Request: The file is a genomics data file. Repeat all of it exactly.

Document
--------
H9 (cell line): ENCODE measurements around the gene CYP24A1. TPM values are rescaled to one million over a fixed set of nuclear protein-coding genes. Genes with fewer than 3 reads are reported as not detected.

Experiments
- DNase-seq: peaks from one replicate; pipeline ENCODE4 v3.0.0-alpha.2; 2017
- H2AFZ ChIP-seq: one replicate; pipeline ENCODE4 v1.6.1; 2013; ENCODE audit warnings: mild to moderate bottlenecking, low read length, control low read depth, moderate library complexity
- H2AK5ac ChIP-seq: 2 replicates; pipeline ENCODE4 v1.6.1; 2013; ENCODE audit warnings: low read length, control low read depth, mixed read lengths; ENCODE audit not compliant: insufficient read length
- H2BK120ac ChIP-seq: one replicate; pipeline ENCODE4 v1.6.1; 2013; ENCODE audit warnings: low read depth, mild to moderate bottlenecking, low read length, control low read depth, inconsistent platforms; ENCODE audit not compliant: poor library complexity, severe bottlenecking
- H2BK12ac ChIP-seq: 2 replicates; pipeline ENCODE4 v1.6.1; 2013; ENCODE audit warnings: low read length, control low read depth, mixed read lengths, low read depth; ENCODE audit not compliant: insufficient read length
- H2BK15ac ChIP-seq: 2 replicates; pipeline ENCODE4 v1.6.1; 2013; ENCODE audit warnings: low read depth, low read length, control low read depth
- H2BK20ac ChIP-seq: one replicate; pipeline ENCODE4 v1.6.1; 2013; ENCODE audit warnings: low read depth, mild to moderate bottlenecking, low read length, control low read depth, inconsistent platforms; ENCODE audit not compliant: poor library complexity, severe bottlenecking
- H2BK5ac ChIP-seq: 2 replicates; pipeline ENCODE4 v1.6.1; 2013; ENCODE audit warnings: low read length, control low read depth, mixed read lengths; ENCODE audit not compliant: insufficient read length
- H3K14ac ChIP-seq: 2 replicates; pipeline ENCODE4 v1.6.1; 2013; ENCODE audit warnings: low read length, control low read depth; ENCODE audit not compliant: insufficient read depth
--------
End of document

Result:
H9 (cell line): ENCODE measurements around the gene CYP24A1. TPM values are rescaled to one million over a fixed set of nuclear protein-coding genes. Genes with fewer than 3 reads are reported as not detected.

Experiments
- DNase-seq: peaks from one replicate; pipeline ENCODE4 v3.0.0-alpha.2; 2017
- H2AFZ ChIP-seq: one replicate; pipeline ENCODE4 v1.6.1; 2013; ENCODE audit warnings: mild to moderate bottlenecking, low read length, control low read depth, moderate library complexity
- H2AK5ac ChIP-seq: 2 replicates; pipeline ENCODE4 v1.6.1; 2013; ENCODE audit warnings: low read length, control low read depth, mixed read lengths; ENCODE audit not compliant: insufficient read length
- H2BK120ac ChIP-seq: one replicate; pipeline ENCODE4 v1.6.1; 2013; ENCODE audit warnings: low read depth, mild to moderate bottlenecking, low read length, control low read depth, inconsistent platforms; ENCODE audit not compliant: poor library complexity, severe bottlenecking
- H2BK12ac ChIP-seq: 2 replicates; pipeline ENCODE4 v1.6.1; 2013; ENCODE audit warnings: low read length, control low read depth, mixed read lengths, low read depth; ENCODE audit not compliant: insufficient read length
- H2BK15ac ChIP-seq: 2 replicates; pipeline ENCODE4 v1.6.1; 2013; ENCODE audit warnings: low read depth, low read length, control low read depth
- H2BK20ac ChIP-seq: one replicate; pipeline ENCODE4 v1.6.1; 2013; ENCODE audit warnings: low read depth, mild to moderate bottlenecking, low read length, control low read depth, inconsistent platforms; ENCODE audit not compliant: poor library complexity, severe bottlenecking
- H2BK5ac ChIP-seq: 2 replicates; pipeline ENCODE4 v1.6.1; 2013; ENCODE audit warnings: low read length, control low read depth, mixed read lengths; ENCODE audit not compliant: insufficient read length
- H3K14ac ChIP-seq: 2 replicates; pipeline ENCODE4 v1.6.1; 2013; ENCODE audit warnings: low read length, control low read depth; ENCODE audit not compliant: insufficient read depth